Responsorial Psalm 72:1-2, 7-8, 10-13 ~ The Promise of the Messiah-King
The response is: "Lord, every nation on earth will adore you."
1 O God, with your judgment endow the king, and with your justice, the king's son; 2 he shall govern your people with justice and your afflicted ones with judgment.
7 Justice shall flower in his days, and profound peace, till the moon be no more.  8 May he rule from sea to sea, and from the River to the ends of the earth.
10 The kings of Tarshish and the Isles shall offer gifts; the kings of Arabia and Seba shall bring tribute.  11 All kings shall pay him homage, all nations shall serve him.
12 For he shall rescue the poor man when he cries out, and the afflicted when he has no one to help him.  13 He shall have pity for the lowly and the poor; the lives of the poor he shall save.

Although the title of this psalm is attributed to Solomon in verse 1, verse 20 identifies this psalm as: The end of the psalm of David, son of Jesse.  This only means that this is the end of the collection of Davidic psalms running from Psalm 51 to Psalm 72 and is different from first book of Davidic psalms in Psalms 3-41Psalm 72 is a royal psalm in which the king, as a representative of God, is the instrument of divine justice (verses 1-4 and 12-14) and a blessing for his people and the world (verses 5-7, 15-17).  He prays for wisdom in judging his people with justice and the same wisdom for the royal heir who will succeed him (verses 2-13).  "Justice" and "righteousness" are attributes connected with the saving power of God (see Ps 9:4, 7; 19:9; etc.).

Psalm 72:8, 10-11 ~ May he rule from sea to sea, and from the River to the ends of the earth.
10 The kings of Tarshish and the Isles shall offer gifts; the kings of Arabia and Seba shall bring tribute.  11 All kings shall pay him homage, all nations shall serve him.
As God's kingly representative, the House of David was to be an image of godly justice to the world.  It was a dynastic kingship that God promised David would endure forever (see Davidic covenant in 2 Sam 7:11-16; 23:5).  All nations must give homage to God's kingly representative who is endowed with the righteousness of God.  The psalmist lists the boundaries of the known world which at this time were from the Mediterranean Sea in the west to the Persian Gulf in the east, and from the Euphrates River (referred to as "the river" in verse 8), to the islands and lands of southwestern Europe (called "the ends of the earth"). 

Psalm 72:12-13 ~  For he shall rescue the poor man when he cries out, and the afflicted when he has no one to help him.  13 He shall have pity for the lowly and the poor; the lives of the poor he shall save.
The future Davidic king is pictured as a King-Messiah. He will be endowed with the righteousness of God that will enable him to rescue the poor and the afflicted and to save the lives of the poor.  The reason all nations acknowledge the King-Messiah is because he has promised deliverance to all the oppressed of the earth.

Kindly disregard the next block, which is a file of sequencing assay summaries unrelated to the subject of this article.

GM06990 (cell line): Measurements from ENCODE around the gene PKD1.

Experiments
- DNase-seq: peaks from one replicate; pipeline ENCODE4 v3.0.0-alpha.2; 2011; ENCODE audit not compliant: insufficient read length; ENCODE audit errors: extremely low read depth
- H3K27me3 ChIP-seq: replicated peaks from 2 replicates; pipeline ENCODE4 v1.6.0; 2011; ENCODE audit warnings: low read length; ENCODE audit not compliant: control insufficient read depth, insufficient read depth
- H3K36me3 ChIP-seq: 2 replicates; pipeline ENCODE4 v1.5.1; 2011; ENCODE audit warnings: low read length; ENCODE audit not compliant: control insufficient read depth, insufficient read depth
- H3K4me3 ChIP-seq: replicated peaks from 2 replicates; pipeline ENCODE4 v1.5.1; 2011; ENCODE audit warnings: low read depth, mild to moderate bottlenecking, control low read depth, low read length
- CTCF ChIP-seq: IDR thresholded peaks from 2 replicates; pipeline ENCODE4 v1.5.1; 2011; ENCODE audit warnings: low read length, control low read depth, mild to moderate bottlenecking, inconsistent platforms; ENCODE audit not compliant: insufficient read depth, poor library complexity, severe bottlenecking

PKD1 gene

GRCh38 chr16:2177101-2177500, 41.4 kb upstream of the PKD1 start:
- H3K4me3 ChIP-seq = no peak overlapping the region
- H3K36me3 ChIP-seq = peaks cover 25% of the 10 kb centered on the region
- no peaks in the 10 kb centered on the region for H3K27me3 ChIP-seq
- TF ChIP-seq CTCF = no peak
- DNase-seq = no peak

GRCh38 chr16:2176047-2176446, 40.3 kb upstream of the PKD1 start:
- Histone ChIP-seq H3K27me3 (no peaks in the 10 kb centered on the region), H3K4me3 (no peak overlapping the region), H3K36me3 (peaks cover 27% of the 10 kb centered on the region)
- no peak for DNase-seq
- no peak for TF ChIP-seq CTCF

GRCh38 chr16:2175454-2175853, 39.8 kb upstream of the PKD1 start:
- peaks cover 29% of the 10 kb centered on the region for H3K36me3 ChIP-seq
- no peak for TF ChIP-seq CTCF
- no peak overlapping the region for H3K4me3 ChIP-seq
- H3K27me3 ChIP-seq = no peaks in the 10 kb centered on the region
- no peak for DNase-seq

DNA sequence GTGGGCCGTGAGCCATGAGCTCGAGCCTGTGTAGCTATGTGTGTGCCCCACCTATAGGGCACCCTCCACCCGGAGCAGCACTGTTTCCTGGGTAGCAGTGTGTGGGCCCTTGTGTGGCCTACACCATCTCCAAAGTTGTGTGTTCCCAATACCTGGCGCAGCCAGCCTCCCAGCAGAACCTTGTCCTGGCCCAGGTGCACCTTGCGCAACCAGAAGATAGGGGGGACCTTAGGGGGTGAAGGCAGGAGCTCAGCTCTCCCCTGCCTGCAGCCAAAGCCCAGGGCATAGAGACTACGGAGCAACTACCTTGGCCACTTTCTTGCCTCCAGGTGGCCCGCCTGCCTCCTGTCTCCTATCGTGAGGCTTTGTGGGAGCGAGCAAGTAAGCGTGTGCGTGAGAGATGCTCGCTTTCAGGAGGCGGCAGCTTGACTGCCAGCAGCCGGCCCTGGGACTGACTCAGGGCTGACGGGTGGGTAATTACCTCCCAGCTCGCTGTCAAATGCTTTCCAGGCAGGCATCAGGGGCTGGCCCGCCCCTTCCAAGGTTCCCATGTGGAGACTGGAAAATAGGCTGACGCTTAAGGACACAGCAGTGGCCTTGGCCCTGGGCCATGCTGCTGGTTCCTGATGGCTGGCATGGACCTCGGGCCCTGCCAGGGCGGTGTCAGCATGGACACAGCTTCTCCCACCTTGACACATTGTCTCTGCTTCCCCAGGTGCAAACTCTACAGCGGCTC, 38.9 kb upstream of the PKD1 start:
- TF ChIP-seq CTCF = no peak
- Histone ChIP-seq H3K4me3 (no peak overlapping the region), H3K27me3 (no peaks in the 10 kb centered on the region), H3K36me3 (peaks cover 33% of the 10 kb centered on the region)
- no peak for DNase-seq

Jewish tradition identifies this ideal Davidic king as the Messiah.  Christian tradition has interpreted these verses as a prophecy of Jesus of Nazareth, the fulfillment of which is manifested in the adoration of the Magi (verses 10, 15 and Mt 2:1-12) and the universal reach of the salvation Jesus brought as the King-Messiah.  St. Peter affirmed the fulfillment of Jesus as the Davidic King-Messiah in his homily at Pentecost in 30 AD in Acts 2:25-36, saying of David: But since he was a prophet and knew that God had sworn an oath to him that he would set one of his descendants upon his throne, he foresaw and spoke of the resurrection of the Messiah (Acts 2:30)And Pope St. Leo the Great said: "On this day, too, David prophesies in the psalm when he says: All people will come to prostrate themselves before you, Lord; they will bless your name; and also: The Lord makes his victory known, and reveals his justice to all the nations.  We know that this came to pass when the three wise kings, called forth from a distant country, were led by a star to see and worship the King of heaven and earth.  The docility of those wise men who followed in the wake of the star gives a model of obedience to us, so that in the midst of all the possibilities open to us we may be servants of the grace that draws all men to Christ" (St. Leo the Great, In Nativitate Domini, 3).

The Second Reading Ephesians 3:2-3a, 5-6 ~ The Good news of God's Universal Gift of Salvation
2 You have heard of the stewardship of God's grace that was given to me for your benefit, 3 namely, that the mystery was made known to me by revelation.  5 It was not made known to people in other generations as it has now been revealed to his holy apostles and prophets by the Spirit 6 that the Gentiles are coheirs, members of the same body, and copartners in the promise in Christ Jesus through the Gospel.